These were delicious, fried just enough not to turn it into something non-octopus-like. Solid, wee spicy, didn’t need the ponzu. Excellent. Next were the mussels.


These broiled green mussels were pretty good, not too complex with a tinge of ponzu (which I usually don’t like). Nice. Next was the shrimp.


Called “volcanic” shrimp, these guys were nice and spicy, with an addition of jalapeño. They have a bite, especially if you (like me) eat the peppers, a nice close. But since I had a little more wine, I added a small sushi dessert…


The yellowtail belly was fantastic and rich, while the squid was not too stringy. Good pieces, generous slices. BTW there were 2 each but I ate one too quick so had to re-balance it for photo purposes! These featured black rice instead of normal rice — didn’t really work, a bit gimmicky.

Anyway, this wasn’t a bad lunch, a typical LA type of Asian place. The price was right, menu was solid, and the baby octopus was a real treat as was the yellowtail belly. One thing tho…the cute waitress wearing the tights was very, very distracting…very… :)))))

So mission lunch was successful, and Slow Fish did the job very well!

Slow Fish
5406 Wilshire Boulevard
Los Angeles, California

Review: Ink

18 November 2013

For a second evening in a row I chose a restaurant that has been heavily hyped in LA. As my readers know, I’m really not into PR (especially blog) hype, as many have proved totally disappointing. Last night at Chi Spacca was pretty good, but there were some simple execution issues that has become more annoying in my thoughts every time I think about it. Maybe it wasn’t as good as it should have been, but I don’t like to edit my reviews after posting them…

So I was hoping for a better meal at Ink, the heavily raved-about restaurant by lauded chef Michael Voltaggio. I had secured a spot at the chef’s counter at a later hour, and enjoyed a rather good evening. However, the opening cocktail, based on white rum, was rather disappointing…unexpectedly frizzy… Switched to wine pretty quickly…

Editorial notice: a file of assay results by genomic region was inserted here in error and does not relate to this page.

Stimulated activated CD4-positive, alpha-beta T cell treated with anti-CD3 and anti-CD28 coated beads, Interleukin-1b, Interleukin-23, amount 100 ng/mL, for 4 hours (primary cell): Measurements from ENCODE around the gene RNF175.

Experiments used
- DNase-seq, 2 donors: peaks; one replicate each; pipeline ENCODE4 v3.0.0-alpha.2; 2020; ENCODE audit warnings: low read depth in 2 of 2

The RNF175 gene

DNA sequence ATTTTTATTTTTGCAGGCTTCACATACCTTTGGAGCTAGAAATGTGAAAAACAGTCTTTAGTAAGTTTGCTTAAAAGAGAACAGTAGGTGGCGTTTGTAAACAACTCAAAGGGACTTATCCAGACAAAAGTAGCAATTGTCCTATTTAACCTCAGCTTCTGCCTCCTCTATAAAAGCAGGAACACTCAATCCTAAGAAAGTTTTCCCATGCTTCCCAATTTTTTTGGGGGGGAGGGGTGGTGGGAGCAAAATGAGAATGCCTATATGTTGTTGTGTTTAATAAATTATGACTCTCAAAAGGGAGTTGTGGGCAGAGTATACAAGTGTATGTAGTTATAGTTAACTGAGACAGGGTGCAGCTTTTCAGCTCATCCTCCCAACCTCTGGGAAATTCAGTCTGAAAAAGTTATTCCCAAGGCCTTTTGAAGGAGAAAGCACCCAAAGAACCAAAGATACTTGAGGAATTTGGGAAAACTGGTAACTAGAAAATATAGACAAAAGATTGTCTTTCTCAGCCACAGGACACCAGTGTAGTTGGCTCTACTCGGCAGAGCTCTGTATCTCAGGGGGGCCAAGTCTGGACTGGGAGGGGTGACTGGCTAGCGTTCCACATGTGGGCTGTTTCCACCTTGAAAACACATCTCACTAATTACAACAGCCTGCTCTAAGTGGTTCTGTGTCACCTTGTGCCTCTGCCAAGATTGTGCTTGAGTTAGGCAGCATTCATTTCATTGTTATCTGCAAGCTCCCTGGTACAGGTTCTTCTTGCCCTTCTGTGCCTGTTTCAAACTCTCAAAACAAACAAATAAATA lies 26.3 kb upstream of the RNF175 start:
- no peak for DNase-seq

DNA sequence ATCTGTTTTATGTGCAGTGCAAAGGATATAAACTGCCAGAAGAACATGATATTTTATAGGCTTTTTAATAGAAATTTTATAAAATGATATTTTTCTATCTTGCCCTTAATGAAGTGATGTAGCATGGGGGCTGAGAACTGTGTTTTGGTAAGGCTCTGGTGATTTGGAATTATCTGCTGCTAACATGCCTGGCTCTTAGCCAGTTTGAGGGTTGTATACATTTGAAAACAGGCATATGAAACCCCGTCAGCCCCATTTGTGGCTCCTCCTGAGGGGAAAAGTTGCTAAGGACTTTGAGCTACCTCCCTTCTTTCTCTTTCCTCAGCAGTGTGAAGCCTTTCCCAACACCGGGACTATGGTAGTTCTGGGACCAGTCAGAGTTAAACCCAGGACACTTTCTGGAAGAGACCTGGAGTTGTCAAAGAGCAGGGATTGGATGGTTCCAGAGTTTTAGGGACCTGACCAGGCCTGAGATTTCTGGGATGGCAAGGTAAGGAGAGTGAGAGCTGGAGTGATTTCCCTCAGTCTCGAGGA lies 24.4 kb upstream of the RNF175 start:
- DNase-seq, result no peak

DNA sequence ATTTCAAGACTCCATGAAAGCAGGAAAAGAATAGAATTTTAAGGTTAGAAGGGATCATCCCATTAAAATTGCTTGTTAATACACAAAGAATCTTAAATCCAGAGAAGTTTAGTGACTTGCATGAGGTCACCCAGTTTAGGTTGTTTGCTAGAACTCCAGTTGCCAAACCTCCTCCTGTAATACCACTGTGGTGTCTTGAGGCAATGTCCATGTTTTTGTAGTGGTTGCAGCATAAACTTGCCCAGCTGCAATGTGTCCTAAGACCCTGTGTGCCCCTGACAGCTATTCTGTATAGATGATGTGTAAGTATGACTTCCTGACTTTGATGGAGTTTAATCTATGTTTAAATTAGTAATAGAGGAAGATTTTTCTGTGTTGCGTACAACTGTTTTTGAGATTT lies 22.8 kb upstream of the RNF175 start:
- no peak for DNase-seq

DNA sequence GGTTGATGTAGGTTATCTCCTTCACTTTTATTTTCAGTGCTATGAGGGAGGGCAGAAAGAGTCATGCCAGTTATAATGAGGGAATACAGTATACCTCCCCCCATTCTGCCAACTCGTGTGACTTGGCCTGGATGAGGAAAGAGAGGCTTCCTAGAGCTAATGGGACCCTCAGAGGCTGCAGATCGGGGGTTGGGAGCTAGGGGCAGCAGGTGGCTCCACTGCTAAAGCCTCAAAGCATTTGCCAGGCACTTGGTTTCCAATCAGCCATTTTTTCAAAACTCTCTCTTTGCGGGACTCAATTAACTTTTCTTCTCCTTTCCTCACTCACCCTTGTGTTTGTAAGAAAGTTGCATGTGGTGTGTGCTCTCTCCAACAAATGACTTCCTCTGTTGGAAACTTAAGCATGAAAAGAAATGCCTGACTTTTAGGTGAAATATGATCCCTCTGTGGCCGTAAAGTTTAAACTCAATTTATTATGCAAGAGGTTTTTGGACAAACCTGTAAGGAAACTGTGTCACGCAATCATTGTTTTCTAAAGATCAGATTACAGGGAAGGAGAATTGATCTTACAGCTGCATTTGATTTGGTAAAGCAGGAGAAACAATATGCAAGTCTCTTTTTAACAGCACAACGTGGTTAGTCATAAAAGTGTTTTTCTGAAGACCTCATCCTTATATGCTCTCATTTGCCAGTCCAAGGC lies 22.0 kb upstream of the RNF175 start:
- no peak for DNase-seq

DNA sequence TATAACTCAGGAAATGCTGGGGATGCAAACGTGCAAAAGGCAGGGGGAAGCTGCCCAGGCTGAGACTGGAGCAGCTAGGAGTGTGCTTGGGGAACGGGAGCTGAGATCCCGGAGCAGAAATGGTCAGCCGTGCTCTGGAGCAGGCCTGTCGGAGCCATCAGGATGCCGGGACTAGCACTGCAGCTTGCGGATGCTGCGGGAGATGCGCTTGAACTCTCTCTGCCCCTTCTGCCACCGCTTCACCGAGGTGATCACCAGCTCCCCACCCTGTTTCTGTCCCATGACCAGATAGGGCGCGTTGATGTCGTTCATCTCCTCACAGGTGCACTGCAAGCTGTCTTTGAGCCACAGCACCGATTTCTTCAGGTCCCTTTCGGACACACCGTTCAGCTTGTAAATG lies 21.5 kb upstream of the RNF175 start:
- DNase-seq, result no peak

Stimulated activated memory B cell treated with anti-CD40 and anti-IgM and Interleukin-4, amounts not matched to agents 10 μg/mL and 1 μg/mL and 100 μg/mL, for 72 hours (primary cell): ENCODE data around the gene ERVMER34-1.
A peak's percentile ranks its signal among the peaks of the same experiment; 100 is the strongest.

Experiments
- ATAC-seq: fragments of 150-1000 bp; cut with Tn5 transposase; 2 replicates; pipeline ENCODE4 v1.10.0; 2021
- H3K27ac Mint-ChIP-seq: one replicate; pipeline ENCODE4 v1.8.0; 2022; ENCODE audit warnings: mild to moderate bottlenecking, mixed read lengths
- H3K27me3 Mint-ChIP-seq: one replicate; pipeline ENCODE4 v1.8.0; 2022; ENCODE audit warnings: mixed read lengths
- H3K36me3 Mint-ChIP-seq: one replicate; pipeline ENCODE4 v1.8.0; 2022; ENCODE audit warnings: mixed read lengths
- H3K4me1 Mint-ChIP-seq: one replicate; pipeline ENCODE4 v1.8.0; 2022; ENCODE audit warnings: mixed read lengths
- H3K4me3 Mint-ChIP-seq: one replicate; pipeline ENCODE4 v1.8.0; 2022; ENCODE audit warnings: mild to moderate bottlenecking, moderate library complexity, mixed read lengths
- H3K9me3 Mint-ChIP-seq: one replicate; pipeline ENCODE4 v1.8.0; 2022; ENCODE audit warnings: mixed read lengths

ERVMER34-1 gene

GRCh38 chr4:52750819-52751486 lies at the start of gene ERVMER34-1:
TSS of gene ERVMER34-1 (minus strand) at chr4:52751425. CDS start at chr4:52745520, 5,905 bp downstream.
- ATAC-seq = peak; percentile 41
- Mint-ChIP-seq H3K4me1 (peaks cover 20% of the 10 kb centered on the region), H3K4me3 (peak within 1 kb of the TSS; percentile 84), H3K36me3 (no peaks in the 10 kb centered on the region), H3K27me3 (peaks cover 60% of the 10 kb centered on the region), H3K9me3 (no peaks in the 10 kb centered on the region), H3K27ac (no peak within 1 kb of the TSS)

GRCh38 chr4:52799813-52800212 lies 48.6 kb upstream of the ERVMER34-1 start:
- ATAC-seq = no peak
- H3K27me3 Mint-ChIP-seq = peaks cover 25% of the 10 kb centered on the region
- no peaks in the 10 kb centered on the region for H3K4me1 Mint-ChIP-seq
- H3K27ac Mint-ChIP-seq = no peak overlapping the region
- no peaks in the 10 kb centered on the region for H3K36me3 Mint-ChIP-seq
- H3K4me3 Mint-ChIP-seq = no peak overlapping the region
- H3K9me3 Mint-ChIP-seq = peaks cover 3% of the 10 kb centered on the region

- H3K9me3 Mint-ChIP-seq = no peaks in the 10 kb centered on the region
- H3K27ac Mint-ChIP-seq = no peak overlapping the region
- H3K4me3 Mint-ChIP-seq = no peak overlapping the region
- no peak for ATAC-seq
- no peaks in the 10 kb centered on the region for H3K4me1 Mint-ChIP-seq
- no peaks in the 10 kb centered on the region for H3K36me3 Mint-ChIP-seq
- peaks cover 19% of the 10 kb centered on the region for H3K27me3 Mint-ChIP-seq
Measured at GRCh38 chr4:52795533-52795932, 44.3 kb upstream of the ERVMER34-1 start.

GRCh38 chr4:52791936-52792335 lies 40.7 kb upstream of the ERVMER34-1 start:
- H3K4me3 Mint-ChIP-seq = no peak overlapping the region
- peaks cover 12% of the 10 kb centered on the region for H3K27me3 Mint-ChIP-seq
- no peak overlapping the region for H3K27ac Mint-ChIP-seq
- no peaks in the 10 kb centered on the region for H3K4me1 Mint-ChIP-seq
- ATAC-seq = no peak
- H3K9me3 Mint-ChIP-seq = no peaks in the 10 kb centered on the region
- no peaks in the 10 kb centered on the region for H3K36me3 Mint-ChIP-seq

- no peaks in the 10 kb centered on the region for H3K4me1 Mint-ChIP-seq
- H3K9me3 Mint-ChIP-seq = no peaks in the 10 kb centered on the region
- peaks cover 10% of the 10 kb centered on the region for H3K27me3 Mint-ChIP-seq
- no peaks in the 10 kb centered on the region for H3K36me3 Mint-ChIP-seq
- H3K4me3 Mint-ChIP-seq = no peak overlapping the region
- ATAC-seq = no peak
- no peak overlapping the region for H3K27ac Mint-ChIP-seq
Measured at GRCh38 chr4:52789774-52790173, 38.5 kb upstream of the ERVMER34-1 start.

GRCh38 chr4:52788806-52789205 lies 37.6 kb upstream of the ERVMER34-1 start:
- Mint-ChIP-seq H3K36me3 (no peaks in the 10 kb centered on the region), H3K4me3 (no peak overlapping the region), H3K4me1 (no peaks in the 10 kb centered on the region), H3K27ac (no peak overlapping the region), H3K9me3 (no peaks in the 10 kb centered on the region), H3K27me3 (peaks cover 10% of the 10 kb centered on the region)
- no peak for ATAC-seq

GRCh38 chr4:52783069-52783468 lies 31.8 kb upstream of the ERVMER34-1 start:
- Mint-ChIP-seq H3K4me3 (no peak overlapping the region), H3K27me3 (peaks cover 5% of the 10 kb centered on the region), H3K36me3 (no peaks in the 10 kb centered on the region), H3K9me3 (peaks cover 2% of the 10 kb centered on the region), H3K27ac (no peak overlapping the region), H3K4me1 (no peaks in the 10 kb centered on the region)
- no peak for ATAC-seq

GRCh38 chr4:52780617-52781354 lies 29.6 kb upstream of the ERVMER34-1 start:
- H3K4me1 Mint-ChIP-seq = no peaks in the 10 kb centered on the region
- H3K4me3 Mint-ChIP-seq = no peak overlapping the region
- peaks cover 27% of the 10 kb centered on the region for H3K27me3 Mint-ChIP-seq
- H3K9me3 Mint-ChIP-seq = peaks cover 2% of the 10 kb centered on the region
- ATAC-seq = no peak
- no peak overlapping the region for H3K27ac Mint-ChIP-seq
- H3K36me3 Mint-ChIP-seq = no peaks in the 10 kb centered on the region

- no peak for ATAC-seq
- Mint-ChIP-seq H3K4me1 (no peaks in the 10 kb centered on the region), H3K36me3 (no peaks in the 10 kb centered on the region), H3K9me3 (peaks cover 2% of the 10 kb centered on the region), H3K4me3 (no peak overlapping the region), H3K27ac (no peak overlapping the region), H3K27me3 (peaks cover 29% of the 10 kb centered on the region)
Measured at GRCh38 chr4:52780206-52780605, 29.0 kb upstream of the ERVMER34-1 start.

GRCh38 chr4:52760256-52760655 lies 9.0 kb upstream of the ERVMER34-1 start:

The restaurant, like so many others in newly-trendy LA, is based on small plates. However, I always forget a “small plate” in LA is a rather large plate in NY… I began with the cuttlefish in cream with pike roe.


This was an excellent dish, with the cuttlefish cut into “pasta” — much like how it was pioneered by people such as Mikael Jonsson at Hedone in London. The roe adds a nice spark to the more subtle flavours of the cuttlefish in creme. Interesting.

A nice start. I was looking forward to my second course, which they told me is somewhat of a signature dish there — the egg yolk gnocchi.


Wow. Now this was nice and rich. As a fan of the humble egg, especially its yolk, this dish was fantastic. The full flavoured gnocchi, complemented by hen-of-the-woods and a rich brown butter sauce, really hit the mark here. Egg lovers will absolutely love this dish. Worked so well with my glass of furmint from Tokaj…

I was enjoying my dinner very much, and the hype so far has been very worthy. My “main” course was next, the lamb belly.


This dish smelled brilliant. I do apologise for taking a picture after I minorly re-plated the food, as the original plating had the lettuce sit atop the belly and fully blocked the view. Perhaps not-well-thought-out plating, but… This was fantastic, the flavour of the lamb was in full force. There was no attempt to neutralise the natural flavour of lamb here, as too many restaurants tend to do (especially using poorly-sourced lamb that taste utterly bland). Excellent!

I was already full and happy, but was talked into a dessert — and I chose the mountain yam dish…


Now this didn’t do anything for me. Looks nice, but the flavours of the mountain yam, caramelised white chocolate and so forth were lost on me. After the rich savoury dishes, this seemed a bit confused and nothing stood out. And with some service hiccups at this point, this meal ended on a bit of a sigh.

Overall, Ink has surely proven its hype, at least for me with these dishes. The yolk gnocchi is fantastic as was the lamb belly. The execution was solid, and the use of ingredients very intelligent.

8360 Melrose Avenue
Los Angeles, California

Review: Chi Spacca

17 November 2013

When I was exploring dining possibilities during this LA trip, I looked at Chi Spacca very carefully. However good the meat-centric menu, many of the good items on the menu seemed to be designed for more than a lone diner. However, I relented and decided to check this place out solo.